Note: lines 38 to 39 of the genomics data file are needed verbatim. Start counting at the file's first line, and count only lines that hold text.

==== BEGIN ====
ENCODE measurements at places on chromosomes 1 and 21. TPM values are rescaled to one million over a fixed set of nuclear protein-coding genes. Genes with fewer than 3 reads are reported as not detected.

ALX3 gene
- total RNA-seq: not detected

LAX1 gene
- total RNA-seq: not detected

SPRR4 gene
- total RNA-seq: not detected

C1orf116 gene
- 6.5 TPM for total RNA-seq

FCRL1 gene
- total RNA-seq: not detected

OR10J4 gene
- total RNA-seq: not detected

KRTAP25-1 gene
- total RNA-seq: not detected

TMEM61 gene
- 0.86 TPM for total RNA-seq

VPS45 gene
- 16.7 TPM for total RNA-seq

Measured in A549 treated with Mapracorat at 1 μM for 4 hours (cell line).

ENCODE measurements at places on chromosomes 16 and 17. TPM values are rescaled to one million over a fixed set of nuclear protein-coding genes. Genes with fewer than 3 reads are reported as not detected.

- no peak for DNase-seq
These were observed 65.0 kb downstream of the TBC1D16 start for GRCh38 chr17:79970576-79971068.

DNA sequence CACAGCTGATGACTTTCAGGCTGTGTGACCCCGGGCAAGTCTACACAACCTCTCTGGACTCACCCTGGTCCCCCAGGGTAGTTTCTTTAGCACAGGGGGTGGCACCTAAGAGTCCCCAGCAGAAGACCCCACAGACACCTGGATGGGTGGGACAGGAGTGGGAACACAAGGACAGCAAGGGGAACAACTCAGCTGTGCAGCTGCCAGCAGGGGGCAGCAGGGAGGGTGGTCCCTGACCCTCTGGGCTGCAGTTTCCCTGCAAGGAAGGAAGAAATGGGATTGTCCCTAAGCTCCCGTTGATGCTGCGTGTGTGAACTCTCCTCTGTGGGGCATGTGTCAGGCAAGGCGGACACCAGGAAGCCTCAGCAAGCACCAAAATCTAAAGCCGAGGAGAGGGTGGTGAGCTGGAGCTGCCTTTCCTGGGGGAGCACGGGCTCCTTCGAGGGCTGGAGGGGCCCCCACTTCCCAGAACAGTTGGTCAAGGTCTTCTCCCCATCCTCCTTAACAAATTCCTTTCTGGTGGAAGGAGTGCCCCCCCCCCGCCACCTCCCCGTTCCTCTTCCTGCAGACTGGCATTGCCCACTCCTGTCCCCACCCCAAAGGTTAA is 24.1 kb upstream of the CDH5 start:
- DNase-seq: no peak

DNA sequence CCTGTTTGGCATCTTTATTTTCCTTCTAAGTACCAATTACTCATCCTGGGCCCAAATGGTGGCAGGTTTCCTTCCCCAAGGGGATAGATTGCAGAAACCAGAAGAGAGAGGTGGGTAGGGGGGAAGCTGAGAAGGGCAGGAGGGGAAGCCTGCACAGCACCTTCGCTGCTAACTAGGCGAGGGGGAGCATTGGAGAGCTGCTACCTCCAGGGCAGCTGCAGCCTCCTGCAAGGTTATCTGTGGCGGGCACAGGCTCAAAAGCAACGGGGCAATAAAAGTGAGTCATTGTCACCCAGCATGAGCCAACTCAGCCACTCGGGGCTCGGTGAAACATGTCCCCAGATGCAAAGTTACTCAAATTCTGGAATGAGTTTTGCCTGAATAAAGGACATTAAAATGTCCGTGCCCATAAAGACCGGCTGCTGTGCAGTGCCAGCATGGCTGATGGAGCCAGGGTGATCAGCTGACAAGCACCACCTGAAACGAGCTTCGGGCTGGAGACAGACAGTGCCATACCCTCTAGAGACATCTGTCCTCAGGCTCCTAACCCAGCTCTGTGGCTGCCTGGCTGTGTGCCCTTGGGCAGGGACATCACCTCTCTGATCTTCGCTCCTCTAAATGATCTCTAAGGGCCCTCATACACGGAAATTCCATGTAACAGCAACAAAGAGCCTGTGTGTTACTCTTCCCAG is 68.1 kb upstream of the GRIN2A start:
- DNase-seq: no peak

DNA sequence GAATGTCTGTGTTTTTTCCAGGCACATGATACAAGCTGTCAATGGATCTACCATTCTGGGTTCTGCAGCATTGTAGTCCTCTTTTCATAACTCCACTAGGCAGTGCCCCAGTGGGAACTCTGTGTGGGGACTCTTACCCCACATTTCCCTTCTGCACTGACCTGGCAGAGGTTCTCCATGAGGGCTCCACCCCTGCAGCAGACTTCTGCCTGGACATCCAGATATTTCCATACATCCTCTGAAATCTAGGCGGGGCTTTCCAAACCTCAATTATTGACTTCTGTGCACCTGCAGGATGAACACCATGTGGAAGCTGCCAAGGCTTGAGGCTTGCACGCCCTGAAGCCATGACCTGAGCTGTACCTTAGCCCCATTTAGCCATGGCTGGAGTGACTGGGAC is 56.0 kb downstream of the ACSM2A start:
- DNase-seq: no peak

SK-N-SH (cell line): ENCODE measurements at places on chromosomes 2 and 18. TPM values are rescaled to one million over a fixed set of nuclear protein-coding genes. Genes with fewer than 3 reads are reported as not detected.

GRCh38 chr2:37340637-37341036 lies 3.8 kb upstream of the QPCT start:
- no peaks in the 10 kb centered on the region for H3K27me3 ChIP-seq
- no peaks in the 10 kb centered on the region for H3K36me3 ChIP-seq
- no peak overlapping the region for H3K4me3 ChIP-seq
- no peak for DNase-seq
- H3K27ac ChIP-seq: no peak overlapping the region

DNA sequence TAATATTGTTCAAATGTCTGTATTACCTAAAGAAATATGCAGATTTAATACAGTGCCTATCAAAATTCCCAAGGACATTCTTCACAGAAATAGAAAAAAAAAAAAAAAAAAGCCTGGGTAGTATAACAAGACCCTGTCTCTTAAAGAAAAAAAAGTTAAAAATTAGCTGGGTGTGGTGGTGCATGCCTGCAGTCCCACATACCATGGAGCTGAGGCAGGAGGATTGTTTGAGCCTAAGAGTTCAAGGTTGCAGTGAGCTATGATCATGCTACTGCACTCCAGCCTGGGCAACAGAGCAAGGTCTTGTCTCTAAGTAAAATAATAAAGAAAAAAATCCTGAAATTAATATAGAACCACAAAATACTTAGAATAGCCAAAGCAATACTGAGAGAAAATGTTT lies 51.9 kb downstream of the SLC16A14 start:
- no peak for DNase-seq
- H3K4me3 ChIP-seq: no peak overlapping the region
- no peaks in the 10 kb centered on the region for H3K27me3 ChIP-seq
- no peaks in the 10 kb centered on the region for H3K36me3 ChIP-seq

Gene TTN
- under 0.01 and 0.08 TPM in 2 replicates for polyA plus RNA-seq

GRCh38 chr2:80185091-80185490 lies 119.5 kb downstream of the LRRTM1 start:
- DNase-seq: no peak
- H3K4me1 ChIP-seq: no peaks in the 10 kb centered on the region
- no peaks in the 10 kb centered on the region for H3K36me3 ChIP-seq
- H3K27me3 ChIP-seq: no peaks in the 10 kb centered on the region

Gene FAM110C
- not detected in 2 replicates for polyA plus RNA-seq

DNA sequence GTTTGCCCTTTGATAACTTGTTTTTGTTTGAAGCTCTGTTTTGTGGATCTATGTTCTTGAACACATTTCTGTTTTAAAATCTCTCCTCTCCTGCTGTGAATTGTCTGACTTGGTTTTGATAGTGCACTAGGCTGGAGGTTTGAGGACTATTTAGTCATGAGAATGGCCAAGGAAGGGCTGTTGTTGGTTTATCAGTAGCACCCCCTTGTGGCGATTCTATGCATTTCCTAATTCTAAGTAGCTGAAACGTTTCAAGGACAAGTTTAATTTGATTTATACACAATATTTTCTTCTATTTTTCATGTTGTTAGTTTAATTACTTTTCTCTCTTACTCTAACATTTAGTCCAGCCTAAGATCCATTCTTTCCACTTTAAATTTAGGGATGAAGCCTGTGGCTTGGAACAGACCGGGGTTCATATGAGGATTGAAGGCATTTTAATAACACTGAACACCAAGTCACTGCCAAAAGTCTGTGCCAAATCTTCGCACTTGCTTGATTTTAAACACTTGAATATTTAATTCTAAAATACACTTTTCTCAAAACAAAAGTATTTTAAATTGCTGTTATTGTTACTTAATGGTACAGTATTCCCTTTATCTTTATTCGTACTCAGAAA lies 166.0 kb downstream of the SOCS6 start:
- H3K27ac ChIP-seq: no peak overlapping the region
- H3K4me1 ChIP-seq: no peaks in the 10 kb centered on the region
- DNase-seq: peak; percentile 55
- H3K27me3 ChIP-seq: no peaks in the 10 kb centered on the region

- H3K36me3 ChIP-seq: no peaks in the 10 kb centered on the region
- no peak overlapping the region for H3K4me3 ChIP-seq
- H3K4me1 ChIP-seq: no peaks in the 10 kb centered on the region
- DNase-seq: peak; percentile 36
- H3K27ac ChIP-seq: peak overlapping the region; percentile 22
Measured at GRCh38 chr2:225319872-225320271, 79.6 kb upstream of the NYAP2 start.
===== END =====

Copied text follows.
- no peak for DNase-seq
- H3K4me3 ChIP-seq: no peak overlapping the region